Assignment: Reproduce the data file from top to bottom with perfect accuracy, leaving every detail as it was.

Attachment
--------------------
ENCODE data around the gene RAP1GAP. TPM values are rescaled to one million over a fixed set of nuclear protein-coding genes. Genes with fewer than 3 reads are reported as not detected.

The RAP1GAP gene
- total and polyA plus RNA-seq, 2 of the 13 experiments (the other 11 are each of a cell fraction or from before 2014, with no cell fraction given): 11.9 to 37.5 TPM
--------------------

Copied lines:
ENCODE data around the gene RAP1GAP. TPM values are rescaled to one million over a fixed set of nuclear protein-coding genes. Genes with fewer than 3 reads are reported as not detected.

The RAP1GAP gene
- total and polyA plus RNA-seq, 2 of the 13 experiments (the other 11 are each of a cell fraction or from before 2014, with no cell fraction given): 11.9 to 37.5 TPM